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Cholesterol is a fatty compound that is produced by the liver and taken into the body, usually by eating meat and other animal products. Also known as lipids and blood lipids, serum cholesterol can be measured with simple blood tests. The levels are measured in milligrams per deciliter (mg/dL) of blood in the United States, and millimoles per liter (mmol/L) of blood in most other countries. Cholesterol tests measure overall cholesterol as well as the levels of HDL and LDL, which are the two basic types of cholesterol. These tests have become a standard for thorough checkups, as the level of serum cholesterol can indicate the potential for coronary artery disease, heart disease, strokes, diabetes and other largely preventable diseases.
Blood lipid levels are generally broken down to show the amounts of the two main types of cholesterol. High-density lipoprotein (HDL) is commonly known as the "good" cholesterol, while low-density lipoprotein (LDL) is labeled as the "bad" cholesterol. Both are necessary for good health, but higher HDL numbers are preferred while lower LDL numbers are believed to be better for heart health. Triglycerides are a type of blood fat that is also often measured in a blood lipid test.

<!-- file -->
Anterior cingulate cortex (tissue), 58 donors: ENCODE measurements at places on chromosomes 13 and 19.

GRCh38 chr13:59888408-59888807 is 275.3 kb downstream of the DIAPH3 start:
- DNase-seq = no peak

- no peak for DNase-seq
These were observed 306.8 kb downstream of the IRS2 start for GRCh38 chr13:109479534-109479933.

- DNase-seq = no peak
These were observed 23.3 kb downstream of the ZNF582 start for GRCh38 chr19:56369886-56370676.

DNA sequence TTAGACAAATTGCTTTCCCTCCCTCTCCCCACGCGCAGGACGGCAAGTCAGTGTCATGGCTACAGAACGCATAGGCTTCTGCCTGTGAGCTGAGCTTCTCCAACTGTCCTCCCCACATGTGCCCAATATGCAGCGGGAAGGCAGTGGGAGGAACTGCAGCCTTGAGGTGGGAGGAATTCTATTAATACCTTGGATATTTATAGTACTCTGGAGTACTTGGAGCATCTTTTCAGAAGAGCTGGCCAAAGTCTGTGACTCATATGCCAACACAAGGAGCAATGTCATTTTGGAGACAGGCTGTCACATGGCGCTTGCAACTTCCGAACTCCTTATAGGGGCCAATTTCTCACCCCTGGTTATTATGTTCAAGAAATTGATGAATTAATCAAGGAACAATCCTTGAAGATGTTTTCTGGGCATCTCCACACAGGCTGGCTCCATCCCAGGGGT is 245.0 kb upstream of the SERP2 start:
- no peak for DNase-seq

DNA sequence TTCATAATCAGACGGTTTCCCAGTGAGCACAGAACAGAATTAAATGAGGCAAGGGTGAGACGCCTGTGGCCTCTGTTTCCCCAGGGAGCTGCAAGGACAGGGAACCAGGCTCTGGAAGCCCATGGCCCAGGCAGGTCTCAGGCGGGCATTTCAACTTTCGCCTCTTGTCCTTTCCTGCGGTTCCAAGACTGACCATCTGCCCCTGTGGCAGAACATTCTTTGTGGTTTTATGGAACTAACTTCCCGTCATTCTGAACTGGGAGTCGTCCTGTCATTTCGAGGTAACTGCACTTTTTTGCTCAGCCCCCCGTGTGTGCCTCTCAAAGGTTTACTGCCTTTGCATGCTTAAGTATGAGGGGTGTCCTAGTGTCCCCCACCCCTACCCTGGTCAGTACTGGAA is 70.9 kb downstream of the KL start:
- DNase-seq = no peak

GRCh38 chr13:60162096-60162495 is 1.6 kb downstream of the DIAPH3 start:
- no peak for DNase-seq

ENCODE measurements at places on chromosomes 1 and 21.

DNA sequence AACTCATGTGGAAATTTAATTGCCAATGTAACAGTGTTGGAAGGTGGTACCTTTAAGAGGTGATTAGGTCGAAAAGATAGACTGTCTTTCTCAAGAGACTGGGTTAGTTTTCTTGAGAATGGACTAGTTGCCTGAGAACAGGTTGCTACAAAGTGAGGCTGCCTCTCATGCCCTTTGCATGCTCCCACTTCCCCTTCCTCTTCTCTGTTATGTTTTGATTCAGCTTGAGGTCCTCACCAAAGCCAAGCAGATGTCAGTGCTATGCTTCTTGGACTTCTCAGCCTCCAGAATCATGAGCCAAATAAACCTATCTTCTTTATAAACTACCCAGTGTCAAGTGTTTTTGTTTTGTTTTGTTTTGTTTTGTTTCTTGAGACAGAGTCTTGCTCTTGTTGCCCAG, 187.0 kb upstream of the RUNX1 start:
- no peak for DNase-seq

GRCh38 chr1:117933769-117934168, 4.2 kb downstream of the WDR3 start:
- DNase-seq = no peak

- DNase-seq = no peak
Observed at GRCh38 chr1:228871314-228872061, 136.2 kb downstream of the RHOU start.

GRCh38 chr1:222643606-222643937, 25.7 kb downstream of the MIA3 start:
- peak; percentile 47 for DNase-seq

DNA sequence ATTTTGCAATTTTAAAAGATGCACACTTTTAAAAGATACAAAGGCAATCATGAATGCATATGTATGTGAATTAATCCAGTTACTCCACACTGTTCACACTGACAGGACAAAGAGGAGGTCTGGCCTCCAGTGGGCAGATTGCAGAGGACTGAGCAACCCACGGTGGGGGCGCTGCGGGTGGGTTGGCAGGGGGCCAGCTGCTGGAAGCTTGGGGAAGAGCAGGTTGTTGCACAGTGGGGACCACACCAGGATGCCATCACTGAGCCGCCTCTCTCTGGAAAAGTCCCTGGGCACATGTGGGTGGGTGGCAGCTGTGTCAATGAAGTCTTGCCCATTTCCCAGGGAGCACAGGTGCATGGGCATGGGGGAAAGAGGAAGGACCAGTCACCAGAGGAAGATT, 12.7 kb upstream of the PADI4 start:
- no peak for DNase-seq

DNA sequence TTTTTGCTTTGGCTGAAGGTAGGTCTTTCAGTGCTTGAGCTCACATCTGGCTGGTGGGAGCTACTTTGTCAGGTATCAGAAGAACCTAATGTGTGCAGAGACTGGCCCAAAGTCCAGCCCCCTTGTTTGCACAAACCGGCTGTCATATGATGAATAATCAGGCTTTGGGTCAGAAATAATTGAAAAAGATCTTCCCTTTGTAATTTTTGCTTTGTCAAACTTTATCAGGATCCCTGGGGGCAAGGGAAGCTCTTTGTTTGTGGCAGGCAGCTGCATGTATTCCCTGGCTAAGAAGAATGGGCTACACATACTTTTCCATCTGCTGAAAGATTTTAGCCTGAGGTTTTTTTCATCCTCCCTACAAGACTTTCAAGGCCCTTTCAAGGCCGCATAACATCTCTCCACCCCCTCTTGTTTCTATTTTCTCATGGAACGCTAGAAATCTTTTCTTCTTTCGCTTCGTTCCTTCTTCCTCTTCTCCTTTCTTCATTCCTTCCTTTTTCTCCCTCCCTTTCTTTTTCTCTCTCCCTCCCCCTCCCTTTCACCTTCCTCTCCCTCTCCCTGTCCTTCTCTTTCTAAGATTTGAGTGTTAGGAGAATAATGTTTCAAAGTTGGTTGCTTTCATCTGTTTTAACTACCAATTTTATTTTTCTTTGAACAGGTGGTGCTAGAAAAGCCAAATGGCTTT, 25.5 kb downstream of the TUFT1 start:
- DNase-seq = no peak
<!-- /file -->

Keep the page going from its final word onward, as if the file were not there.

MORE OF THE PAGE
HDL numbers that are around 40 mg/dL (less than 1 mmol/L) or below are considered poor, while numbers of about 60 mg/L (about 1.5 mmol/L) and higher are considered good. LDL numbers that range from about 100-129 mg/dL (2.6 - 3.3 mmol/L) are about average, but lower numbers are recommended for those with risk factors for heart disease or known heart problems. A level of 130 mg/L (about 3.4 mmol/L) or above is considered high. Both dietary changes and medication are often used to raise HDL and lower LDL. The best overall serum cholesterol level is generally considered to be 200 mg/L (about 5.2 mmol/L) and below, though many experts now believe that the proper levels of both HDL and LDL may be more important than the total overall number.
Serum cholesterol tests are usually most accurate after the patient has fasted for about 12 hours. This keeps digesting food from affecting the test and changing the result. Food, especially choices that contains fat or sugar, can skew the triglyceride results dramatically, so fasting and drinking only water is recommended in the hours leading up to a test. However, a doctor may give different instructions depending on the reasons for the test. Triglycerides are typically considered good if they measure at 150 mg/L (about 1.7 mmol/L) or below, and too high for anything above that.
Poor numbers generally indicate high amounts of blood fats and cholesterol that could contribute to clogged arteries, diabetes, heart disease, obesity and other problems. Doctors typically look at all the numbers in serum cholesterol tests to get an overall picture of health instead of singling out one number or bad result as a definite indication that something is wrong. Serum cholesterol levels can usually be brought into a healthy range by eating a nutritious diet; getting some exercise; and, if necessary, taking the proper medications.